Being a part of origin of Buddhist Gandhara Civilization it has also attracted re-construction funds from Japanese research institutes. – Photo by Naveed Yousafzai
Beside the reconstruction of the site they also arranged for way in the mountain to facilitate the visitors.  – Photo by Naveed Yousafzai
Beside the reconstruction of the site they also arranged for way in the mountain to facilitate the visitors. – Photo by Naveed Yousafzai
This area used to be a fairy-land for foreigners and many, including Japanese, came here for studies in the ancient times to learn Buddhism.  – Photo by Naveed Yousafzai
This area used to be a fairy-land for foreigners and many, including Japanese, came here for studies in the ancient times to learn Buddhism. – Photo by Naveed Yousafzai
Being a part of origin of Buddhist Gandhara Civilization it has also attracted re-construction funds from Japanese research institutes.  – Photo by Naveed Yousafzai
Being a part of origin of Buddhist Gandhara Civilization it has also attracted re-construction funds from Japanese research institutes. – Photo by Naveed Yousafzai
Rani Ghat is the largest site in the Gandhara region comprising of 4 kilometer radius. – Photo by Naveed Yousafzai
Rani Ghat is the largest site in the Gandhara region comprising of 4 kilometer radius. – Photo by Naveed Yousafzai
Beside the reconstruction of the site they also arranged for way in the mountain to facilitate the visitors. – Photo by Naveed Yousafzai
Beside the reconstruction of the site they also arranged for way in the mountain to facilitate the visitors. – Photo by Naveed Yousafzai
Rani Ghat is the largest site in the Gandhara region comprising of 4 kilometer radius. – Photo by Naveed Yousafzai
Rani Ghat is the largest site in the Gandhara region comprising of 4 kilometer radius. – Photo by Naveed Yousafzai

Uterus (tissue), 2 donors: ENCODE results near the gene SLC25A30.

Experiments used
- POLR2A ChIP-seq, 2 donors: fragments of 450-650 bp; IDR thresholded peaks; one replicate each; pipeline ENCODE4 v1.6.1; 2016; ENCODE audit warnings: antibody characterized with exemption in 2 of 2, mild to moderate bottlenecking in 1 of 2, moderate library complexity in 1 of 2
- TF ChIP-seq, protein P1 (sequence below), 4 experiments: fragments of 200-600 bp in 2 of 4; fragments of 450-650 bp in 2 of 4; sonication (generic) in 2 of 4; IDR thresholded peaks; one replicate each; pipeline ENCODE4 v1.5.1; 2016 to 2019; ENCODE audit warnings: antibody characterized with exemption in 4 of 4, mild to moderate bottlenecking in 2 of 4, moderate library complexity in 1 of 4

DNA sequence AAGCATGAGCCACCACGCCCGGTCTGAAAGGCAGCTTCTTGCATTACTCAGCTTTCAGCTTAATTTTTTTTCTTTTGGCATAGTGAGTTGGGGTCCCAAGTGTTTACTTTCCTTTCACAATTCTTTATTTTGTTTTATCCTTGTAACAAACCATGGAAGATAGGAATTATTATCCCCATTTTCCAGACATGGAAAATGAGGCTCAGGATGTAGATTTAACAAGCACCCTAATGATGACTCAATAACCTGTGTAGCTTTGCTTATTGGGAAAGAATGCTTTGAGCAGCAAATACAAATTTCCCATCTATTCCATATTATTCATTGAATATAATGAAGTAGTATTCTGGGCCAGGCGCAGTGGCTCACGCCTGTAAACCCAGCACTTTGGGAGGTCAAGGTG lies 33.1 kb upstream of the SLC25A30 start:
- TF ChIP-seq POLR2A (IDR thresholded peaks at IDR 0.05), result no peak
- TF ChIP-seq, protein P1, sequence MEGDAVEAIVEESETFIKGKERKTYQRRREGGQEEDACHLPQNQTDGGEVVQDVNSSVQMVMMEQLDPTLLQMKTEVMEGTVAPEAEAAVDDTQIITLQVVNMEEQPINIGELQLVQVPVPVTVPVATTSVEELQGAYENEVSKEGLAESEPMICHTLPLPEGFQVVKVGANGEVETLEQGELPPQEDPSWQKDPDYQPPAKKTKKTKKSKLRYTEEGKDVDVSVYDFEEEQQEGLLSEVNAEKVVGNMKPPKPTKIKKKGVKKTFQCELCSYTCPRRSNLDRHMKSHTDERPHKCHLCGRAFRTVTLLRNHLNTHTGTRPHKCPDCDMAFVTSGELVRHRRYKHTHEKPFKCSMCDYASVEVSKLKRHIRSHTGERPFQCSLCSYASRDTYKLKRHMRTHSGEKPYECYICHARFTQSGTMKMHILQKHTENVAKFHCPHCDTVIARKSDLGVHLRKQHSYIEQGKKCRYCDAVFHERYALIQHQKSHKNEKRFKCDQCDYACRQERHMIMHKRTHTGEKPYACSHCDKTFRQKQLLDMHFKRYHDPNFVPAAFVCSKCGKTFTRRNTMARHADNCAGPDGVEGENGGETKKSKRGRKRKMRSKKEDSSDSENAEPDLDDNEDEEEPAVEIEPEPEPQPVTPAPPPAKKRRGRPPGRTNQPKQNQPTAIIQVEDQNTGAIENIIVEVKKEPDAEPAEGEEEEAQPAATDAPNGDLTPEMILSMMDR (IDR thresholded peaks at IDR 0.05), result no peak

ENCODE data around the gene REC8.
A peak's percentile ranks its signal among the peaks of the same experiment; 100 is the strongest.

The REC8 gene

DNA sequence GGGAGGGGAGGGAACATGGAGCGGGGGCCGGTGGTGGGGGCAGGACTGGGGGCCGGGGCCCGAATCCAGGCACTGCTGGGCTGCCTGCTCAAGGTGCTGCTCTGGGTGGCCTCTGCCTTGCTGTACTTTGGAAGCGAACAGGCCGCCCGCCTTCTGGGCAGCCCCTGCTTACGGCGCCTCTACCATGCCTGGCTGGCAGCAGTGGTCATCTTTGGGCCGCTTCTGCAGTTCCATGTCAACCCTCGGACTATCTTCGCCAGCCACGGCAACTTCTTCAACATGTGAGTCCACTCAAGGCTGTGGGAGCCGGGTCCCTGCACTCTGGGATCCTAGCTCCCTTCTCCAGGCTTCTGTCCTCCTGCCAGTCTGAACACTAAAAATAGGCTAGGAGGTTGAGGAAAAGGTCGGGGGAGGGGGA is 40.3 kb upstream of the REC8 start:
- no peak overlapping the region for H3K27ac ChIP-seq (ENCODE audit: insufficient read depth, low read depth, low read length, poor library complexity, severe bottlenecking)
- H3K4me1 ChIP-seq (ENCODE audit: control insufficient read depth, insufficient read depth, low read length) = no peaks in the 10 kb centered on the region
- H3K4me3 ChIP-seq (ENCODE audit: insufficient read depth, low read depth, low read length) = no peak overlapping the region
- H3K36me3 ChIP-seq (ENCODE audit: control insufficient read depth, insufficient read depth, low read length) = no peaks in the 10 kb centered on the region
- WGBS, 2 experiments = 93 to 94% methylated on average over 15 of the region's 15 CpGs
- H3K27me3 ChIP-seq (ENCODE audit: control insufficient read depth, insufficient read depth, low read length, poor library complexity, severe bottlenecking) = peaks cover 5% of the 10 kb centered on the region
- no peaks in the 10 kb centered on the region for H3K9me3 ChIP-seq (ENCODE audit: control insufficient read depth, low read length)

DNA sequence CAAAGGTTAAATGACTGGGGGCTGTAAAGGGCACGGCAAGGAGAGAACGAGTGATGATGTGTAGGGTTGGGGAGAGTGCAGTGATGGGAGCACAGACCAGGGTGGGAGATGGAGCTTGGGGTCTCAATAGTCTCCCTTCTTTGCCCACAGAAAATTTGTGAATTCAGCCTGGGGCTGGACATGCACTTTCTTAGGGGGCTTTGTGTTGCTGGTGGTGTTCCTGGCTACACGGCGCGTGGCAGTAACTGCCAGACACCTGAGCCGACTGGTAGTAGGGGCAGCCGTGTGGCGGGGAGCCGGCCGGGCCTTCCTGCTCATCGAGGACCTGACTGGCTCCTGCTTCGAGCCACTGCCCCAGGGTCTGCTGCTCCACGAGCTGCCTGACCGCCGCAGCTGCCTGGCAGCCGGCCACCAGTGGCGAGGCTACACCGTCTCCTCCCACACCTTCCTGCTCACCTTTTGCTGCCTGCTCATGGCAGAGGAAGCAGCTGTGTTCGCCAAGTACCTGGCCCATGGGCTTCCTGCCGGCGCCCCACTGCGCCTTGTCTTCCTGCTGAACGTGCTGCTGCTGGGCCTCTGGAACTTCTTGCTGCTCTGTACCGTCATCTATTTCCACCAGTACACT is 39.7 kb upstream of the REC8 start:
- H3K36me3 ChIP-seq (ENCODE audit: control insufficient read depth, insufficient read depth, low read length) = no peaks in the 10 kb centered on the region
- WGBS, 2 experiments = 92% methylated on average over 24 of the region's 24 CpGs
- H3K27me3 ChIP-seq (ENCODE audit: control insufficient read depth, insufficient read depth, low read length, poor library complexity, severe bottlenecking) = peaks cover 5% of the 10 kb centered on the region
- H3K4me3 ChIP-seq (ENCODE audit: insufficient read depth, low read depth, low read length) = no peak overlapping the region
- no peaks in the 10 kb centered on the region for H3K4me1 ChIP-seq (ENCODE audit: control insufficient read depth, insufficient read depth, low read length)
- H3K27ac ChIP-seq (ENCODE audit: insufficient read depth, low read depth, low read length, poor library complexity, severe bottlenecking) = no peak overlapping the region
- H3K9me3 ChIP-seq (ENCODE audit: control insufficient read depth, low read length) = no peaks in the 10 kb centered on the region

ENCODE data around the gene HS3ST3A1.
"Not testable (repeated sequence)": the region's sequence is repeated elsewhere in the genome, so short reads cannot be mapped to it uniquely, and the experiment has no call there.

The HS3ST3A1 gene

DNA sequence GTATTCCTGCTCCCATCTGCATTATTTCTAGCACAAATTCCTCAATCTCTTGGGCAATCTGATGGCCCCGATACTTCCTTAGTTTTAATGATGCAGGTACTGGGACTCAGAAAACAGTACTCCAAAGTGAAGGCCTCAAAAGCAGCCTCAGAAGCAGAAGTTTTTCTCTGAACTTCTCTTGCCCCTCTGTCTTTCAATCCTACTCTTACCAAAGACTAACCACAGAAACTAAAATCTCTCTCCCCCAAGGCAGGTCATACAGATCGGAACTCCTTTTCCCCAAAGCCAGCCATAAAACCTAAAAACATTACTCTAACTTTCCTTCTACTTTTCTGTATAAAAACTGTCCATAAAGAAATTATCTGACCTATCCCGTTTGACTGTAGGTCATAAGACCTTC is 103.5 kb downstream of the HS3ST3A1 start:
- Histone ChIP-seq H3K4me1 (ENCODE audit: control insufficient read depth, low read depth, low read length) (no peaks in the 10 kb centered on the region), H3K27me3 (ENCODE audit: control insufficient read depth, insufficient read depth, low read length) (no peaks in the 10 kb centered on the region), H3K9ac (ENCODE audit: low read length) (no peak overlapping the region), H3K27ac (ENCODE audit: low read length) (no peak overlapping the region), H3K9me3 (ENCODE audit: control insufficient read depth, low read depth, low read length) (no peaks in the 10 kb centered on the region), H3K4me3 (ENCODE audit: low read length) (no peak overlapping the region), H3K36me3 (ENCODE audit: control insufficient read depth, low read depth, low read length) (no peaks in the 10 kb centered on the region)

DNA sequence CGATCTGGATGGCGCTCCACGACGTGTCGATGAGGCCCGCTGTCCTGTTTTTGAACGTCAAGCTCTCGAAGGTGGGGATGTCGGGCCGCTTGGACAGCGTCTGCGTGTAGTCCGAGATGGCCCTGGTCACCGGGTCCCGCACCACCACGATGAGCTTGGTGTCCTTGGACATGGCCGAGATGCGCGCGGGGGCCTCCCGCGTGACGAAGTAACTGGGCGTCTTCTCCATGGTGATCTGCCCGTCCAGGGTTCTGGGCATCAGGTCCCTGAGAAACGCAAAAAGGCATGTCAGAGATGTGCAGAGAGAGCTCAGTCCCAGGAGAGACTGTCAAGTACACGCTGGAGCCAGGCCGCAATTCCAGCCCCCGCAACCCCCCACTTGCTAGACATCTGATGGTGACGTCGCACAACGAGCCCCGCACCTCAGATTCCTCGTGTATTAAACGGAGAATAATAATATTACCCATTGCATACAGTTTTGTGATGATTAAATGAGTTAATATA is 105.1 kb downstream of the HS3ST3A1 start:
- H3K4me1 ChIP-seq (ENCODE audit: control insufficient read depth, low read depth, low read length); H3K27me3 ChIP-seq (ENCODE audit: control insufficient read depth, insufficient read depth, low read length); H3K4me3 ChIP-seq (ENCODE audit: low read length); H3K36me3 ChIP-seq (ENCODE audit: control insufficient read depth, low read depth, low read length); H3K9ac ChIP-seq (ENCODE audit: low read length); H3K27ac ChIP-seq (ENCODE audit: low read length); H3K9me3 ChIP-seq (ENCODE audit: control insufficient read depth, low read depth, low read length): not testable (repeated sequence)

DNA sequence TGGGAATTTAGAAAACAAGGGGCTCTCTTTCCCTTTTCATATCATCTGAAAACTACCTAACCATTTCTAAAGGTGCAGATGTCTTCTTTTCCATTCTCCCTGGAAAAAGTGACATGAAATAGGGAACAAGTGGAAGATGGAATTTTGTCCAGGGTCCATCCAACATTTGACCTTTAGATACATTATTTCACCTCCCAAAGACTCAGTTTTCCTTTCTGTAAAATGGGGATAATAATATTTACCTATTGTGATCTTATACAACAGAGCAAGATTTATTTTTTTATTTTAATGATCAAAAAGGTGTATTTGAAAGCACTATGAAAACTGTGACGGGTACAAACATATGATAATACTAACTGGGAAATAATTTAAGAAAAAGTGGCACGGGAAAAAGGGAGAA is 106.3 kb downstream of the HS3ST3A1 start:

Rani Ghat is the largest site in the Gandhara region comprising of 4 kilometer radius. – Photo by Naveed Yousafzai
Rani Ghat is the largest site in the Gandhara region comprising of 4 kilometer radius. – Photo by Naveed Yousafzai
This area used to be a fairy-land for foreigners and many, including Japanese, came here for studies in the ancient times to learn Buddhism.  – Photo by Naveed Yousafzai
This area used to be a fairy-land for foreigners and many, including Japanese, came here for studies in the ancient times to learn Buddhism. – Photo by Naveed Yousafzai

‘Rani’ is a Hindi word that means ‘Queen’ while ‘gat’ is a Pashto word which means a ‘huge rock’. The remains of the valley, which owes its name to the huge standing rock on the top of the mountain that shoulders the ruins, can be seen from far off areas of the district.

According to the archeologists, Ranigat, a developed state, remained the center of Buddhist art and culture for centuries.

Ranigat, belonging to the period of first-sixth century AD and protected under the Antiquities Act 1975, has been a celebrated part of folklore – songs and stories of which still echo from the coffee-hued ruins in Totalai in the Buner District of Khyber Pakhtunkhwa, Pakistan.